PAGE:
Catalogue description Cabinet: Committee of Civil Research, later Economic Advisory Council and Sub-committees: Minutes and Memoranda (CR, EAC and other series)

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Details of CAB 58
Reference: CAB 58
Title: Cabinet: Committee of Civil Research, later Economic Advisory Council and Sub-committees: Minutes and Memoranda (CR, EAC and other series)

This series comprises the records of the Civil Research Committee and the Economic Advisory Council. It includes minutes and memoranda of the Committee and the Council, together with those of the standing Sub-Committees and ad hoc Committees formed during their existence between 1925-1939.

Date: 1925-1939

Chronological within original subject classification

Related material:

For records of the Anti-Locust Research Centre and predecessors, see AY 11

Held by: The National Archives, Kew
Former reference in its original department: CR and EAC file series
Legal status: Public Record(s)
Language: English

Cabinet, Committee of Civil Research, 1925-1930

Cabinet, Economic Advisory Council, 1930-1939

Physical description: 208 volume(s)
Immediate source of acquisition:

From 1967 Cabinet Office

Accumulation dates: 1925-1930
Accruals: No future accruals expected
Administrative / biographical background:

The Committee for Civil Research was set up by Treasury minute of 13 June 1925 as a standing Committee reporting to Cabinet, analogous in principle to the Committee of Imperial Defence. Its brief was 'the duty of giving connected forethought from a central standpoint to the development of economic, scientific and statistical research in relation to civil policy and administration, with responsibility for defining new areas in which enquiry would be of value.' Its role was purely advisory, and it operated without a fixed membership. The Prime Minister was chairman. Special sub-committees dealt with particular topics; two of these, on tsetse fly and locust control, became practically independent and lasted to 1939.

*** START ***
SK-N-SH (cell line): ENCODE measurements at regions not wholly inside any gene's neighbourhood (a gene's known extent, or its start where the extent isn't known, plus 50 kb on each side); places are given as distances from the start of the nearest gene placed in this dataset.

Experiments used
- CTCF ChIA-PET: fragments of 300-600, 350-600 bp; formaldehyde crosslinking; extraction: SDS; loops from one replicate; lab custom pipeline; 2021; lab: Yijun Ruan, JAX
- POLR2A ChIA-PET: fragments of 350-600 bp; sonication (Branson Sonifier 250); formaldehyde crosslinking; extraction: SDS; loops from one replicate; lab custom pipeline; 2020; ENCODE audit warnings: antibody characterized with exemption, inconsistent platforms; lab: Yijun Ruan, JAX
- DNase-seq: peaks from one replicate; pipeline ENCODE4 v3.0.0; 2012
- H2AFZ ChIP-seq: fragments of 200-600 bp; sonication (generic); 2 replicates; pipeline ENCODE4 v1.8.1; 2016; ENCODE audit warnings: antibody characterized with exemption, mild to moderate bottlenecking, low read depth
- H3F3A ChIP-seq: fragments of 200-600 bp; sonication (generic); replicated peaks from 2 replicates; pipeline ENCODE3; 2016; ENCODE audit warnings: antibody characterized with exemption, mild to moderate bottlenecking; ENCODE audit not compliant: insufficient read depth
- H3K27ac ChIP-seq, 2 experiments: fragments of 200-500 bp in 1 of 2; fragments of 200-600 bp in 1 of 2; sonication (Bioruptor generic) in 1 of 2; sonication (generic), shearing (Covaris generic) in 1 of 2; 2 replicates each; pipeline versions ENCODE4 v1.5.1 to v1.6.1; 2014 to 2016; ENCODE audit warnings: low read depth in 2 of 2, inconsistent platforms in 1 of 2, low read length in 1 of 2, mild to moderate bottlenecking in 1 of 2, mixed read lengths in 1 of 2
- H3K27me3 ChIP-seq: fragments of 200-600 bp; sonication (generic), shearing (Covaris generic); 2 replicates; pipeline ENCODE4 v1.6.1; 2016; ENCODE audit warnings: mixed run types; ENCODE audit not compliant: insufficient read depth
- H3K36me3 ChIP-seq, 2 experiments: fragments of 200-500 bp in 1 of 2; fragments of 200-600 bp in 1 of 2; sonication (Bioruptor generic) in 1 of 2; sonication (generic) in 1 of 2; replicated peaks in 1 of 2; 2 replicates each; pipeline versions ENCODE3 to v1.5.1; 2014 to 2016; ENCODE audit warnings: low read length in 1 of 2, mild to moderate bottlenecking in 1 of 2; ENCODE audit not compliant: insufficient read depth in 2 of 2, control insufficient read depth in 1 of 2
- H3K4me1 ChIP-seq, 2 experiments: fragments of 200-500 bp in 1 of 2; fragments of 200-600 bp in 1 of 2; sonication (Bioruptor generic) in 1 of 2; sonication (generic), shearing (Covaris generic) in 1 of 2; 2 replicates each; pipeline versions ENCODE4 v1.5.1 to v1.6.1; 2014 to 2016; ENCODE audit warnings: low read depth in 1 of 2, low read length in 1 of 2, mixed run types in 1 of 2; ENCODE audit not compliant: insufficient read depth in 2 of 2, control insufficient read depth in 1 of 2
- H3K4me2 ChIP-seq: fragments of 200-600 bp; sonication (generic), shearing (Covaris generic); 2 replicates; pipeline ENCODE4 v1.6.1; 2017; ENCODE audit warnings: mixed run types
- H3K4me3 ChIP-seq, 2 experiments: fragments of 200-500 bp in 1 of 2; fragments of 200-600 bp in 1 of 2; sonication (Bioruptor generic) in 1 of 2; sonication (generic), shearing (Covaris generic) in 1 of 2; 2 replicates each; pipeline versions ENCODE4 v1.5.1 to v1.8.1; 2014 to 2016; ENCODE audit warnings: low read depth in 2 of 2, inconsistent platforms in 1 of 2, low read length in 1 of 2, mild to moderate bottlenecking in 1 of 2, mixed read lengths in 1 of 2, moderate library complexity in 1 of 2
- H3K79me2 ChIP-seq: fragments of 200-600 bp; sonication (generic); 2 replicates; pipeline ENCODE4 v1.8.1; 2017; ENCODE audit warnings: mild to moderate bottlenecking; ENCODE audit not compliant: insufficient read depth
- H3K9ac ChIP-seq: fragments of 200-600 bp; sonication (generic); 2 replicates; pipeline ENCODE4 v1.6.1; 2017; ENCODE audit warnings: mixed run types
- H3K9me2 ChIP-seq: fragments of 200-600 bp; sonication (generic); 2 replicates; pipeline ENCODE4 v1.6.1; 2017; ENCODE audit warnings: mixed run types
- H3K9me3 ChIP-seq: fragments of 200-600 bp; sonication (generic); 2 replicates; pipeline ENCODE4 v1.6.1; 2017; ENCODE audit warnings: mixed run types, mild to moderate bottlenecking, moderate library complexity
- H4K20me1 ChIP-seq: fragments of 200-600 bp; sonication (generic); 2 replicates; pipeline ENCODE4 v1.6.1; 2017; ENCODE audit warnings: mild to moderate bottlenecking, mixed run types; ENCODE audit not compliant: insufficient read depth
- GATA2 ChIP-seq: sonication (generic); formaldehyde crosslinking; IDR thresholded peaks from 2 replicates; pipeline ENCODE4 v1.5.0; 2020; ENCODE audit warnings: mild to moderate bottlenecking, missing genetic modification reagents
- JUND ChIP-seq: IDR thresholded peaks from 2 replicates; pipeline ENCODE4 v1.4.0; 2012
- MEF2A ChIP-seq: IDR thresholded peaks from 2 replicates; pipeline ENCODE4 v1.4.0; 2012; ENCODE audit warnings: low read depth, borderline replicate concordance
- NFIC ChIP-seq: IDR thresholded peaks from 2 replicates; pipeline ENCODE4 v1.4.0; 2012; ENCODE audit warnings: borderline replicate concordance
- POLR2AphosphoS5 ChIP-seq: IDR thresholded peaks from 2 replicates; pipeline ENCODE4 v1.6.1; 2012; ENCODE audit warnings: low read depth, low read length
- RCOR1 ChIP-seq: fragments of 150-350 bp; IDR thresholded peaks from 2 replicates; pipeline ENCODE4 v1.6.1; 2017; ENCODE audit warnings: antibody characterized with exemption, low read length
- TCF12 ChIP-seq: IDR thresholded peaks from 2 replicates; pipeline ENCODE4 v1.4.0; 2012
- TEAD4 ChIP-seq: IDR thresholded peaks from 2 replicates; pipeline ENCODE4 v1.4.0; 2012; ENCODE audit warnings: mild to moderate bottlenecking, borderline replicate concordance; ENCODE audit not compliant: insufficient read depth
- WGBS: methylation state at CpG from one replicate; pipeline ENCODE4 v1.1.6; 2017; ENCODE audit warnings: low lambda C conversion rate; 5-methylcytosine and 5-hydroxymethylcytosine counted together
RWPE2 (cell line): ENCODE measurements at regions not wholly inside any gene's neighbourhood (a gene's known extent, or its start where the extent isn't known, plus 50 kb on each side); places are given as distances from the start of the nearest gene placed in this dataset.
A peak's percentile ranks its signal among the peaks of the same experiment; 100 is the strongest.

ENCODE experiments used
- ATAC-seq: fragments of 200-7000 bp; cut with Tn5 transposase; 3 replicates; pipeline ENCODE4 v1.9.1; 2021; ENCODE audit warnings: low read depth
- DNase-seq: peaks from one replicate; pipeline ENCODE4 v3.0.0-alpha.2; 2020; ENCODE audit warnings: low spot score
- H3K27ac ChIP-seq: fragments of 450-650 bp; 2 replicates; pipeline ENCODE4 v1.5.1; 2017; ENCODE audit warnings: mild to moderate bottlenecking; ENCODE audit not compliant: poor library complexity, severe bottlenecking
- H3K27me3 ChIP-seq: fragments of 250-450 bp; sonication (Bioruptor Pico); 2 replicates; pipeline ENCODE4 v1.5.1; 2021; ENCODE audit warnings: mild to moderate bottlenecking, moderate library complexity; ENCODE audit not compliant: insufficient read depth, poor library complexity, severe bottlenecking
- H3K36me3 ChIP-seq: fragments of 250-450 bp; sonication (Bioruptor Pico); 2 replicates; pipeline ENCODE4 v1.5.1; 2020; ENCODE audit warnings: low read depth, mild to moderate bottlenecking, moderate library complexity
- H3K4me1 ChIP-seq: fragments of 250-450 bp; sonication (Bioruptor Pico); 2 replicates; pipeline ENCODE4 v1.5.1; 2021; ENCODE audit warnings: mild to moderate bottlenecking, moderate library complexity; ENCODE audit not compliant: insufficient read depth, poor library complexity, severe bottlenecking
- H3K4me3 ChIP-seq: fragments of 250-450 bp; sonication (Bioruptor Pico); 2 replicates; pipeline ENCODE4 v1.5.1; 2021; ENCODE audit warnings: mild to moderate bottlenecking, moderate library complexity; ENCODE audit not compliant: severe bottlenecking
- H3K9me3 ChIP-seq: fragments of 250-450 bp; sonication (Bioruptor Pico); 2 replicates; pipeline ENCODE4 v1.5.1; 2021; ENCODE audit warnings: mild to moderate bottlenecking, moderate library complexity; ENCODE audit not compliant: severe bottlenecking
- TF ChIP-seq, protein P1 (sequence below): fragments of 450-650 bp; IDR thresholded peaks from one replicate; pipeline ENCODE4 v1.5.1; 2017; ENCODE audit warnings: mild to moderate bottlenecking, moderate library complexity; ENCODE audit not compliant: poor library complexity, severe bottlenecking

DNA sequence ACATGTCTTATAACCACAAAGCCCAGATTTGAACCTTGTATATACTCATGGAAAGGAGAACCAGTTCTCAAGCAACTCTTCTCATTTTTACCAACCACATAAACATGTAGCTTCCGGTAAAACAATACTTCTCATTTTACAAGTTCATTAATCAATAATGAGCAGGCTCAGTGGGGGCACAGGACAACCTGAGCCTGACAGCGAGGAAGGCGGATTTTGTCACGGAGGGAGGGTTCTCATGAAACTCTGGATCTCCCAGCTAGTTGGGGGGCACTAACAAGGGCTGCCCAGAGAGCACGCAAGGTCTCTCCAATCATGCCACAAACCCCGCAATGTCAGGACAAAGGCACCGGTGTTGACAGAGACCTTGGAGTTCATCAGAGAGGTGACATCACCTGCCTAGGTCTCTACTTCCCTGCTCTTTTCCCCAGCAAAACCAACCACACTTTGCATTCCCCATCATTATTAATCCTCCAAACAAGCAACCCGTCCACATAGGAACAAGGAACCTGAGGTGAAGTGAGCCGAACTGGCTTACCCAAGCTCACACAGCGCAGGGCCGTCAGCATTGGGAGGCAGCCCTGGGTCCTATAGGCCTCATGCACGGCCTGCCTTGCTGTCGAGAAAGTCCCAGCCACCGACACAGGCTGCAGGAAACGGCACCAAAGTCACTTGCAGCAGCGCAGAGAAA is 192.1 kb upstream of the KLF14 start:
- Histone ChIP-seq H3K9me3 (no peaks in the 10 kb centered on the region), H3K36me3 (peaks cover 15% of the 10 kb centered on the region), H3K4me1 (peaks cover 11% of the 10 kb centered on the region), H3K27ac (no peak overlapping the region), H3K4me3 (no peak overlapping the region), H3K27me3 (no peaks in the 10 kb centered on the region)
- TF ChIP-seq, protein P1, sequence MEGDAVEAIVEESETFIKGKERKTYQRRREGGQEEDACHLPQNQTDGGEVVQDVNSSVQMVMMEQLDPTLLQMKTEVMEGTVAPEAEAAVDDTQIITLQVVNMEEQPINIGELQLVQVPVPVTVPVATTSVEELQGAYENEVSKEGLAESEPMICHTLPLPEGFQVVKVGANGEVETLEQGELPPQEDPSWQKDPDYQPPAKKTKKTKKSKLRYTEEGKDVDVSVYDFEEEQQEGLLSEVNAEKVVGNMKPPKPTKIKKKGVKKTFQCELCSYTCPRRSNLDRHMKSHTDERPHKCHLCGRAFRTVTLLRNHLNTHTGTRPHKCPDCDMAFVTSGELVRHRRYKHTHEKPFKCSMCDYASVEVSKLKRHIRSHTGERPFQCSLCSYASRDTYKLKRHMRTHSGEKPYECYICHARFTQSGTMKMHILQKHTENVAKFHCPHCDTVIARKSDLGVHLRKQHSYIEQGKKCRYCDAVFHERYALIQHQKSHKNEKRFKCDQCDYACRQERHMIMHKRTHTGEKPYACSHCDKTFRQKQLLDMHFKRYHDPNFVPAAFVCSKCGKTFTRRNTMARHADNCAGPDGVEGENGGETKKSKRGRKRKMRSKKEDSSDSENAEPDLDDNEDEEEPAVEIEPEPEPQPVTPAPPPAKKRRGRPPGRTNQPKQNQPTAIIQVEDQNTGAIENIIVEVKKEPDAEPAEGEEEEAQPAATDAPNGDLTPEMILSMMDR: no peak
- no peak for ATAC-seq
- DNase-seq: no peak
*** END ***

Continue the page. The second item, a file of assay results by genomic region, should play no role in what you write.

In January 1930 the new Labour Government established the Economic Advisory Council which took over and expanded the functions of the Committee of Civil Research. The Council included both ministers and outside experts, charged with advising the government on economic subjects. It had the right to initiate inquiries into, and advise upon, any subject falling within its scope, including proposals for legislation with the approval of the Prime Minister as chairman. It was not however to interfere with the existing functions and responsibilities of Ministers and Departments. Some of the sub-committees of the Civil Research Committee continued to function under the Economic Advisory Council.

In January 1932, the Prime Minister recommended that EAC meet less often, with the bulk of work to be carried out by new Council Committees with specific terms of reference. Indeed the Council did not meet again after this date and its work was entirely undertaken by committees and sub-committees. Scientific functions were conducted by the Standing Committee of Scientific Research (appointed April 1932 and meeting until 1938) and economic functions by a Standing Committee on Economic Information (appointed September 1931 and lasting to 1939).

The Economic Advisory Council was formally wound up in 1939.

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